Did you know that dragonflies and damselflies have excellent vision, but can’t hear; have six legs, but can’t walk; are fierce predators of other insects, but are harmless to humans? Retired Professor James Walker, “Dragonfly Whisperer,” is the author of Common Dragonflies and Damselflies of the Pacific Coast, a unique field guide that combines state-of-the-art features for identifying dragonflies—such as range maps, flight season charts, life-size and annotated photos for each species—as well as exciting new discoveries about their lives. An example of the latter is the splash-dunk/spin-dry behavior, in which a dragonfly plunges into the water multiple times to bathe, and then spins at 1,000 rpm in mid-flight to shed the water—the fastest known spinning motion of any animal! The guide also introduces the intriguing happy-face dragonfly—whose official name is the paddle-tailed darner—and provides tips on how to get a dragonfly to perch on your finger. Filled with beautiful photos and original illustrations, this field guide will help to get you on a “first name basis” with these wonderful, yet little-known, creatures. Dragonflies, and their close relative the damselflies, have been the focus of Professor Walker’s interest for the past ten years. He has led numerous dragonfly field trips, along with his wife Betsy Walker, and has given numerous presentations on dragonflies in both Washington and Arizona.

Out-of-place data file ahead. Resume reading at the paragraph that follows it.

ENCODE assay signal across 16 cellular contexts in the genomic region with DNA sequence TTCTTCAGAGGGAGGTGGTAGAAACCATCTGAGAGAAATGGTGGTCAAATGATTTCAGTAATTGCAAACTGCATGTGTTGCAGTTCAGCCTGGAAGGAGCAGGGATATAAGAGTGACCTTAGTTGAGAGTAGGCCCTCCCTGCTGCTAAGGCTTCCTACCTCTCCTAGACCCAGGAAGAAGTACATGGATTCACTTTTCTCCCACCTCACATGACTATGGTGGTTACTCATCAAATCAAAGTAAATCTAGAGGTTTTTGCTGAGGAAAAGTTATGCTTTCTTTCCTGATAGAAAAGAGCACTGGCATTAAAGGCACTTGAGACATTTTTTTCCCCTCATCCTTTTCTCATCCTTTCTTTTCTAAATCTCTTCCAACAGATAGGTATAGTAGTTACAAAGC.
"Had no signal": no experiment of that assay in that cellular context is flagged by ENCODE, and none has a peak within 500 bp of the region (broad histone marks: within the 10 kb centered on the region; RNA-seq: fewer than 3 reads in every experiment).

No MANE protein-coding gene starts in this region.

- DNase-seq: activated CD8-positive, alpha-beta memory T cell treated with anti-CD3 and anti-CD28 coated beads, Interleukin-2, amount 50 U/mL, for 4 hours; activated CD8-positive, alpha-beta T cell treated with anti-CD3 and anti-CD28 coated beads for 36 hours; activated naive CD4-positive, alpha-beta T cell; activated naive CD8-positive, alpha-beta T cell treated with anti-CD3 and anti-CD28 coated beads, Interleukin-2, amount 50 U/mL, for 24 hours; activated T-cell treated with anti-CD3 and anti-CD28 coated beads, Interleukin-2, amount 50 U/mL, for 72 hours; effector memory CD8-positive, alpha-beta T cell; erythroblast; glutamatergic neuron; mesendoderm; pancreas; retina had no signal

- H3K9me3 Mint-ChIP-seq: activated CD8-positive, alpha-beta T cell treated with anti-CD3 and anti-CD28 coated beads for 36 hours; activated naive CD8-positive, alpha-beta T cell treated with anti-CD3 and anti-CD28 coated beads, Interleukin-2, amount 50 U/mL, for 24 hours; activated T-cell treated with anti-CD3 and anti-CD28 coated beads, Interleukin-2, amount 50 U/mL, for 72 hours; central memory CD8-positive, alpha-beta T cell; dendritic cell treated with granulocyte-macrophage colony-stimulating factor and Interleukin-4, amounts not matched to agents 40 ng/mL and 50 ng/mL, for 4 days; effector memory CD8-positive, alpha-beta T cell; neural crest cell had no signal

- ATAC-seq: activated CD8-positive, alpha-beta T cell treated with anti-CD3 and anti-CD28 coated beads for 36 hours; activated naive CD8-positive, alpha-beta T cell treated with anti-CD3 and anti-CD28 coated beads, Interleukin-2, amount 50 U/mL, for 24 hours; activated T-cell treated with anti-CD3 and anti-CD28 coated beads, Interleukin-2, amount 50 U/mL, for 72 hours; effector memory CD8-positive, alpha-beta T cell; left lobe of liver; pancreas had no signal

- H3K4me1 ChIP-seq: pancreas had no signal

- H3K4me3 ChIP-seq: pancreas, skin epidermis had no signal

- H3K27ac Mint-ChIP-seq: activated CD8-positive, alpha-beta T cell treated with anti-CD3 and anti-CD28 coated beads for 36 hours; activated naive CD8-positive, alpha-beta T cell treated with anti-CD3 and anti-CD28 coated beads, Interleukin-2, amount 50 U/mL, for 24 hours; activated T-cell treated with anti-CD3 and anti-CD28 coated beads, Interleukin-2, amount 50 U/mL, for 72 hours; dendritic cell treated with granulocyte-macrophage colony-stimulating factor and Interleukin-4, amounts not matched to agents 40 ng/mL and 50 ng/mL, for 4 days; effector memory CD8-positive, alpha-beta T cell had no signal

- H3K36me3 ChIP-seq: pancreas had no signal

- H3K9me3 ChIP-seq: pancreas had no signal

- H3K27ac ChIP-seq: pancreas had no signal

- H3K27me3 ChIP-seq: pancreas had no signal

James S. Walker is an Anacortes resident and retired professor of theoretical physics from Washington State University, where he was the Boeing Distinguished Professor of Science and Mathematics Education. He received his Ph. D. in theoretical physics from the University of Washington, and has also taught physics courses at Western Washington University. The author of several university-level textbooks on physics, Professor Walker and his wife Betsy divide their time between Washington and Arizona, and enjoy birding and dragonflying in both locations.
Don’t miss Jim’s engaging presentation on the amazing and unusual behavior of dragonflies and damselflies of the Pacific Coast.
Always on the 4th Tuesday of the month: